February 28, 2020
Executive Director, Connecticut Office of Health Strategy
According to a survey conducted by Altarum Healthcare Value Hub on behalf of the Universal Health Care Foundation of Connecticut, 62% of adults in Connecticut are worried about not being able to afford healthcare insurance in the future and 23% actually avoided a medical visit or procedure because they could not afford the cost. Their worries are based in fact because healthcare costs are rising much faster than wages: Over the past 15 years, families saw the cost of healthcare rise by 77% while median wages only went up by 21%.
This rate of cost growth is unsustainable for everyone in Connecticut. Because of these increasing costs, the average family spends the same amount of money on their health insurance coverage in one year as the cost of a compact car. If food costs were rising as fast as healthcare costs, a dozen eggs would cost $100!
In order to fix such a systemic problem, we need to measure it and zero in on who is most affected. That is why the Office of Health Strategy (OHS) and the Office of the State Comptroller, supported by the Connecticut Health Foundation and the Universal Health Care Foundation of Connecticut, are working together to create a Healthcare Affordability Standard and modeling tool.
We define healthcare as affordable in Connecticut if a family can reliably secure it to maintain good health and treat illnesses and injuries when they occur without sacrificing the ability to meet all other basic needs including housing, food, transportation, child care, taxes and personal expenses or without sinking into debilitating debt.
What does it take to meet a family’s basic needs in Connecticut? According to the 2019 Self-Sufficiency Standard, it takes a family consisting of one parent, a pre-school child and a school-age child who live in New Britain as much as $64,609 a year to pay just their basic expenses. That means the parent needs to earn a little more than $30 an hour. A single adult, living alone in Hartford needs to earn $22,398 a year and an adult in Hartford with one young child needs to earn $51,120¹. (These calculations include an assumption that adults are working and have employer-sponsored health insurance. The new Healthcare Affordability modeling tool, described below, will allow us to test more variables that affect healthcare costs.)
In Connecticut, nearly one in four (23%) households with working age adults do not have adequate income to meet their basic needs. Households maintained by single mothers, particularly if they are women of color, have the highest rates of income inadequacy – as many as 63% of all single mothers and 75% of single mothers of color have inadequate incomes.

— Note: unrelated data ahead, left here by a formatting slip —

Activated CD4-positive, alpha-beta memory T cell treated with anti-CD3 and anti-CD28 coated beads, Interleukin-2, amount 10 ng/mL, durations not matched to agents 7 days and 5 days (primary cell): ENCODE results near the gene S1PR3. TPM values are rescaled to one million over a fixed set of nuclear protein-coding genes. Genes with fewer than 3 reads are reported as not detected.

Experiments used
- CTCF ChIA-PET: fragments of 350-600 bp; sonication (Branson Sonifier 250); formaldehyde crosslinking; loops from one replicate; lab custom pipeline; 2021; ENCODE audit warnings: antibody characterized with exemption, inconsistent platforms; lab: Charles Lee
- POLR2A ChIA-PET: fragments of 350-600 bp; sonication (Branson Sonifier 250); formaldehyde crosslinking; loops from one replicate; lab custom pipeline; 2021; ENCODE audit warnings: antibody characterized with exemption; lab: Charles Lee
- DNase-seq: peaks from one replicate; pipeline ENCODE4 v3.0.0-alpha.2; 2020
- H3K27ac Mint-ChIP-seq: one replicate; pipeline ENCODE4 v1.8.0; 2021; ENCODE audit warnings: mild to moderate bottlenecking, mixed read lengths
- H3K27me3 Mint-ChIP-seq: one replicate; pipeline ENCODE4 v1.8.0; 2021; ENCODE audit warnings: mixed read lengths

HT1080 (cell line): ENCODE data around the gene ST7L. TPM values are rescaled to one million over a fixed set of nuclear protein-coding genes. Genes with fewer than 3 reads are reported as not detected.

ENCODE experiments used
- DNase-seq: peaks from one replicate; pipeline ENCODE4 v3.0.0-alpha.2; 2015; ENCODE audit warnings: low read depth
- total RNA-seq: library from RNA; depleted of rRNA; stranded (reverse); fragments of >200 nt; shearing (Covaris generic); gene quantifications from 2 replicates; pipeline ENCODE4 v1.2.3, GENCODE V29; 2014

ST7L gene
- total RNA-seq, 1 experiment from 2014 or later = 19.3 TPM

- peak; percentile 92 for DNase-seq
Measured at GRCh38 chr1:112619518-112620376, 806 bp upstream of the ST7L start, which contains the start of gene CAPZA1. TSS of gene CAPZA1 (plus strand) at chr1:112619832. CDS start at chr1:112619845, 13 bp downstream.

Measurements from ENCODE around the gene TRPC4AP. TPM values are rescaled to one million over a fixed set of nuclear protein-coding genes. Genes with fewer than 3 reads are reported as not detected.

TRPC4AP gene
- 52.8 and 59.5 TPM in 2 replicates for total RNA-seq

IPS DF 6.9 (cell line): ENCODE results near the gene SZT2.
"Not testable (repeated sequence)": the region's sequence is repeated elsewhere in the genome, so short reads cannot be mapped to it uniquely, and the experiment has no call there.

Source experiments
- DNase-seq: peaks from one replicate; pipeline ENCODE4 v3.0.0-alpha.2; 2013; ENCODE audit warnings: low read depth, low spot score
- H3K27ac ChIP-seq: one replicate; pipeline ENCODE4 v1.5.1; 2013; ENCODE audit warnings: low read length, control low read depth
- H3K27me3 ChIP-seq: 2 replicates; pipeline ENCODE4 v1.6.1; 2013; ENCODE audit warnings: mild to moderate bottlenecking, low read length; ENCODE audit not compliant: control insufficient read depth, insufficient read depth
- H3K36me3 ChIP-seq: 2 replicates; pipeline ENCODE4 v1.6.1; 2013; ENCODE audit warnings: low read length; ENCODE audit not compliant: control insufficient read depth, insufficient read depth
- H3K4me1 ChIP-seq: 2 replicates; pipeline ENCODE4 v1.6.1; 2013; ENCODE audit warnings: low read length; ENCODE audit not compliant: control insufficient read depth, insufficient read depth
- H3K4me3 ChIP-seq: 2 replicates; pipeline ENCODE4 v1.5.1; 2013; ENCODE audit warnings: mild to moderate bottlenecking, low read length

With the new Healthcare Affordability Standard and modeling tool, developed by researchers at the University of Washington School of Social Work and UCONN Analytics and Information Management Solutions (AIMS), we will project the costs of healthcare to sample households with different types of insurance coverage, and then calculate how these costs affect their ability to meet their basic expenses. For example: How much does a Hartford family with two adults and two children need to earn in order to pay for healthcare if they have employer-sponsored insurance? And how many families in Hartford earn enough to pay those costs and also meet their other basic expenses?
As we measure affordability, we also need to slow the growth in costs. Under a new Executive Order issued by Gov. Lamont, OHS will develop cost growth benchmarks based on total healthcare expenditures from public and private sources. We will receive reports from providers and payers in order to monitor rising costs and make them transparent. The goal is to keep cost growth in line with a reasonable benchmark while also making sure that quality, patient safety and spending on primary care are maintained and, in the case of primary care, increased.
At OHS, our mission is to use data to shape comprehensive and effective policies that promote equal access to high-quality healthcare, control costs, and ensure better health outcomes for the people of Connecticut. When all families can afford reliable high-quality care, it’s good for them, good for our economy and good for our state.
¹ Calculations of the income needed to meet basic needs for over 700 family types living in every one of Connecticut’s cities and towns are available in the 2019 CT Self-Sufficiency Standard report.